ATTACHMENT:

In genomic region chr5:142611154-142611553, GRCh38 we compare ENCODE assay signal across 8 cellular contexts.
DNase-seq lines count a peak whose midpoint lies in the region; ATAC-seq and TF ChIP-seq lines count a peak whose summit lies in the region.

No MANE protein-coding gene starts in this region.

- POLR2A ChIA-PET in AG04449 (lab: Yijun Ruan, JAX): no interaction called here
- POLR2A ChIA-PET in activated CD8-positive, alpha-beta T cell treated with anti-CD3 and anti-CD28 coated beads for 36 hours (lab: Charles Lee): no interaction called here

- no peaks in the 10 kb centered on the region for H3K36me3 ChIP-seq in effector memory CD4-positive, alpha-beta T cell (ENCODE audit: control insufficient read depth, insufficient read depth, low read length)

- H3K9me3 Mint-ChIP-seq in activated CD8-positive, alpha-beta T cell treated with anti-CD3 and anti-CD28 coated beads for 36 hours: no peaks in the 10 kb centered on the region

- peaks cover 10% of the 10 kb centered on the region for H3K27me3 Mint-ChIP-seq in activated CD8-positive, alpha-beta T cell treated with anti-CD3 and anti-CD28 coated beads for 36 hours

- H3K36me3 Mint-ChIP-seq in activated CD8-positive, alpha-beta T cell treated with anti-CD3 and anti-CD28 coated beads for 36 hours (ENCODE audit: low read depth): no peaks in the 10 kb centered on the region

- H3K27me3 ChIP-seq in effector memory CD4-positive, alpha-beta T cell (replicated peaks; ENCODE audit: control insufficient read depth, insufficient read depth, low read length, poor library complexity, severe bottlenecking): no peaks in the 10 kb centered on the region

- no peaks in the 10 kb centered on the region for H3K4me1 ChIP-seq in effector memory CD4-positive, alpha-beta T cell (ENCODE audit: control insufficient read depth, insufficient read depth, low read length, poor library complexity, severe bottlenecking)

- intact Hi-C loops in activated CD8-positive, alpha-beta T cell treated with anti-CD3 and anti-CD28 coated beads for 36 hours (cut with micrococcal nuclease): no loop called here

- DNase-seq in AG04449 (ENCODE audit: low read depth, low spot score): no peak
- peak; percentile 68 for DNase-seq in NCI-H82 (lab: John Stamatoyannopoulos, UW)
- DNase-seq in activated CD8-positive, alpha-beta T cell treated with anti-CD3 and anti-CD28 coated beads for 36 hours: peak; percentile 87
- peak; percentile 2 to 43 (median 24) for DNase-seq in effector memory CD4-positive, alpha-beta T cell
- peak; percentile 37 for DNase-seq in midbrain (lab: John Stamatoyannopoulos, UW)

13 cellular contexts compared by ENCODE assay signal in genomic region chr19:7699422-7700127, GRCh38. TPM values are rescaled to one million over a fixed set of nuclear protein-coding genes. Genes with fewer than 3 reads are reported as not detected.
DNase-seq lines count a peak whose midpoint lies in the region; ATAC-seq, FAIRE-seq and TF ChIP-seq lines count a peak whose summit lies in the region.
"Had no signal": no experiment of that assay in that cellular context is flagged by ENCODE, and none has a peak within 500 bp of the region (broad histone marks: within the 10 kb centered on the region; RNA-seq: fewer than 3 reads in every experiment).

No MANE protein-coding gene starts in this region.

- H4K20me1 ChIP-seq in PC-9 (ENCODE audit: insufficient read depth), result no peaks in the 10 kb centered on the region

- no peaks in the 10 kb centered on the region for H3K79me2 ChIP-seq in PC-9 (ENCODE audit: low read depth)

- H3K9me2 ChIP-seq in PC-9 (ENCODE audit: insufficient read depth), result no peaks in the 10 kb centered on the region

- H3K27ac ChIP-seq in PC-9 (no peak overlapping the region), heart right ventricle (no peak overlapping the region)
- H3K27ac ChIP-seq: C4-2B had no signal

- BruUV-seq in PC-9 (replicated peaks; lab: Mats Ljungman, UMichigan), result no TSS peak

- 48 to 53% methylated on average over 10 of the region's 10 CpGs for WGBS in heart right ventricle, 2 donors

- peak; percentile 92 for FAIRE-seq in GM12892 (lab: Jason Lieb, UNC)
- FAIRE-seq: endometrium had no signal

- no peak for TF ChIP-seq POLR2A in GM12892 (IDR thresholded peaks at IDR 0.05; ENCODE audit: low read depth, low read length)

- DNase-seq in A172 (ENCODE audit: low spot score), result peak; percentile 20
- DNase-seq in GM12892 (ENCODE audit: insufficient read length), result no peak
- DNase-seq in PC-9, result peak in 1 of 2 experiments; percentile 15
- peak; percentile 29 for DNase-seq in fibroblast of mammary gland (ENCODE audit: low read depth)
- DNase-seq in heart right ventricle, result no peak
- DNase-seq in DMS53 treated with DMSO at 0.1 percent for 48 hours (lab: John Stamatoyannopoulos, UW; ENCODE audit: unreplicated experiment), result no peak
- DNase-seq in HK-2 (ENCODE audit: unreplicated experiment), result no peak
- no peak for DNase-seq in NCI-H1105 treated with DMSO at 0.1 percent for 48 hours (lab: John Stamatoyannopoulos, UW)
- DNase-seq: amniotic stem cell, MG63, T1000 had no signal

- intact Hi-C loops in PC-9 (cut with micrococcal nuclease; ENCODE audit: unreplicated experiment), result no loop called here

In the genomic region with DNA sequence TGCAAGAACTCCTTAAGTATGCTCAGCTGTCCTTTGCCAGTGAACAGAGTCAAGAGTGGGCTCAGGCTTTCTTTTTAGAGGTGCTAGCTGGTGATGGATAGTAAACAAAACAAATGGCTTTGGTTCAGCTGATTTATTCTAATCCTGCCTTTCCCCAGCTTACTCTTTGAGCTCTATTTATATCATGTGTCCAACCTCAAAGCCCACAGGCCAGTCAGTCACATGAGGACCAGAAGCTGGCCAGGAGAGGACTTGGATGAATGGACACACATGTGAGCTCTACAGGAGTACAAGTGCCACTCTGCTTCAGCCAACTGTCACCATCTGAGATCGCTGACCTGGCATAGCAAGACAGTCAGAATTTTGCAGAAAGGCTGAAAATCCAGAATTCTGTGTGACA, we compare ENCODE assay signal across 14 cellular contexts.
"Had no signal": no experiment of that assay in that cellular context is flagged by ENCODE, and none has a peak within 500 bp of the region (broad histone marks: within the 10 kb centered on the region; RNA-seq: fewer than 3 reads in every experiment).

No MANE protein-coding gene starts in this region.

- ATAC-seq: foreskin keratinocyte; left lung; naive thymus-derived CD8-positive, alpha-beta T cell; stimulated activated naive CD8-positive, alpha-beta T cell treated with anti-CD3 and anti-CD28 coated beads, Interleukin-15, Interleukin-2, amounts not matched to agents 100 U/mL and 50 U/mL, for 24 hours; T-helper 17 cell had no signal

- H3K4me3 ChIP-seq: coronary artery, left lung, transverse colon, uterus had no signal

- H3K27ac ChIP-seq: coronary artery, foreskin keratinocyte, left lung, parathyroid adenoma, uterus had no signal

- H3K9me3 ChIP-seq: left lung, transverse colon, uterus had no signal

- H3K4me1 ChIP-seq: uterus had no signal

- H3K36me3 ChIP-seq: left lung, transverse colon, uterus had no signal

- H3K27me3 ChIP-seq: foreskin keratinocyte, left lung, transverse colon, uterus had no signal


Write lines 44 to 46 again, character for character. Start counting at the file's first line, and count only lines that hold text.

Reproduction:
No MANE protein-coding gene starts in this region.

- ATAC-seq: foreskin keratinocyte; left lung; naive thymus-derived CD8-positive, alpha-beta T cell; stimulated activated naive CD8-positive, alpha-beta T cell treated with anti-CD3 and anti-CD28 coated beads, Interleukin-15, Interleukin-2, amounts not matched to agents 100 U/mL and 50 U/mL, for 24 hours; T-helper 17 cell had no signal

- H3K4me3 ChIP-seq: coronary artery, left lung, transverse colon, uterus had no signal